4. Watch for wonky readings. Users report occasional extreme high or low readings, particularly in the last day or so of the sensor’s 10-day lifespan. If you get a strange reading, always do a fingerstick test to double-check your levels, remembering that glucose results will always be slightly different taken from the fingertips versus forearm skin.
5. Consider sensor insertion times and sensor power up times. When you insert the sensor, the body responds to the small trauma. Cellular repair uses glucose, potentially influencing readings right after sensor insertion. For this reason, some users prefer to insert their sensor right before bed, allowing the sensor to settle in to their glucose levels overnight, when inactive. Others apply the sensor and then wait 12 to 24 hours before first powering it up rather than possibly waste a sensor day on odd readings.
6. Shifting environments, shifting numbers. Bodies, and blood, react to shifts in environmental stimuli. Stepping out of the shower and taking a reading isn’t the best idea. Neither is standing up from a lying position and immediately doing the same. Or, say, taking a reading immediately after boarding or getting off an airplane.
7. Avoid complacency. Where it’s not constantly sending you data by default like a CGM system, the Libre requires a little self-motivation. You have to swipe to really know what’s going on. Don’t let wearing the sensor alone lull you into a false sense of security: make a routine or habit of swiping for readings at scheduled times or intervals.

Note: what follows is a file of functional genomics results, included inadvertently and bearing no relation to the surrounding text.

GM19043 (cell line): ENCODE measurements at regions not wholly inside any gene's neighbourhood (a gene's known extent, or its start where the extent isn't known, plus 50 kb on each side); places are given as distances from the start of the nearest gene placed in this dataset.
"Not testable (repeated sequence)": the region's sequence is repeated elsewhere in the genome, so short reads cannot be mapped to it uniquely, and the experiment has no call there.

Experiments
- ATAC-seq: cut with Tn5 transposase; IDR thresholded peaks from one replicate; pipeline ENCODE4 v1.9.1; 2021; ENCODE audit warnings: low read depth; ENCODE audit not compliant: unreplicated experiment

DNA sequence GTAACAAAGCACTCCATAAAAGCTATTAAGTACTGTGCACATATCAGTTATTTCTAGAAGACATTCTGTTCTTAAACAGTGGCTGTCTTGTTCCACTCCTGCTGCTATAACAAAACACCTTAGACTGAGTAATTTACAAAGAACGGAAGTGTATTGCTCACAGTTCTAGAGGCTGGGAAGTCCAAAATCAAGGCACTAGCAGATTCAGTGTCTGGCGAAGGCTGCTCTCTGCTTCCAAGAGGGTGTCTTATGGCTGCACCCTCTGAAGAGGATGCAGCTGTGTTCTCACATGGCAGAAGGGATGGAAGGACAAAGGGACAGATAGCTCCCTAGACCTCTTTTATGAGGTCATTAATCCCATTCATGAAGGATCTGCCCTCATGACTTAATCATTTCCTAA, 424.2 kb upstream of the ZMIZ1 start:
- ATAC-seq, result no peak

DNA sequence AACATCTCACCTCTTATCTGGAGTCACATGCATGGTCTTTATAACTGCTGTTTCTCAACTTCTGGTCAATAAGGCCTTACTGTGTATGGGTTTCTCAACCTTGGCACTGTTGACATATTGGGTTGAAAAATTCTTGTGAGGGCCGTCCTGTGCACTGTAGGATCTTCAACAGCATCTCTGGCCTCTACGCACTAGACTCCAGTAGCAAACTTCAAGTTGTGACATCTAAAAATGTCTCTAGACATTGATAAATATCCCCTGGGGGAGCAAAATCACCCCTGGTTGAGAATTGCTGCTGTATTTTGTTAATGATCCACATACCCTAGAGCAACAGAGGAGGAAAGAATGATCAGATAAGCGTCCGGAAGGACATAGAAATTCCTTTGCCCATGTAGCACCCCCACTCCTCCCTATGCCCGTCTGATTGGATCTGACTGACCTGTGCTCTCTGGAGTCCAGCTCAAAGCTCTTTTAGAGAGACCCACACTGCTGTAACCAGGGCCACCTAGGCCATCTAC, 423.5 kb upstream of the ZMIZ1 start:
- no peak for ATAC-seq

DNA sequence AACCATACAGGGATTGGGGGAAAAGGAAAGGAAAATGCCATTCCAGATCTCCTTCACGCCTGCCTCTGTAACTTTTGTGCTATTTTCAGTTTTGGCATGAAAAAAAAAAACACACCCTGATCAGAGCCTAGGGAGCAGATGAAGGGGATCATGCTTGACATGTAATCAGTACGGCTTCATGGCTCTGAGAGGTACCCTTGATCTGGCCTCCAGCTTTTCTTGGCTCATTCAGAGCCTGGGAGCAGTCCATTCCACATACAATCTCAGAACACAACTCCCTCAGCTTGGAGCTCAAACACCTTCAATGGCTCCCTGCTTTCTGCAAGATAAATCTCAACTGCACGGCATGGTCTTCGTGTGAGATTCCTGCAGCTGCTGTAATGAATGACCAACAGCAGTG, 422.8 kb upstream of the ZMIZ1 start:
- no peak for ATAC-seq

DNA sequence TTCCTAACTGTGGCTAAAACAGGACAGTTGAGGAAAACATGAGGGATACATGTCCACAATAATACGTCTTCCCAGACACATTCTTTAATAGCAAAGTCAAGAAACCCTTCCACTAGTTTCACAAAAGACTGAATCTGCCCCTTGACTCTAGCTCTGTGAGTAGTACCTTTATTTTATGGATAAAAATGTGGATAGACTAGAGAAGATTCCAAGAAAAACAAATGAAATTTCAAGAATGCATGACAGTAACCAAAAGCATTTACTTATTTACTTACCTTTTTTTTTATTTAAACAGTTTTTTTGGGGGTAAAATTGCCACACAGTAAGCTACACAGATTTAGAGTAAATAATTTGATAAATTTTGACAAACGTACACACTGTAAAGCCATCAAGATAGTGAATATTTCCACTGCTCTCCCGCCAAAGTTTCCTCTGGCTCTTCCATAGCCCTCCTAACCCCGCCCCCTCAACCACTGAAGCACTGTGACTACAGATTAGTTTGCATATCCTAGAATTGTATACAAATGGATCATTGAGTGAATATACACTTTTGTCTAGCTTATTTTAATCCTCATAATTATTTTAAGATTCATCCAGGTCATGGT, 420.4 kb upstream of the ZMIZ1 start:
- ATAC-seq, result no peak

8. Be empowered, but not over-reactive. Knowledge, and data, have proven to be power for Libre users we’ve talked to. But don’t let the data run you, a trend that’s easy to succumb to in our day and age of constantly tracking and monitoring all our available health data with smartphone apps. Take in your numbers, look for accurate readings, but be careful not to react to every fluctuation or trend shift.
Greg Brown is a freelance writer living in western Maine. He has written for Consumer Reports Magazine, Consumer Reports Online, The New York Times, and the Chicago Tribune, among other publications. He can be found online at www.yellowbarncreative.com.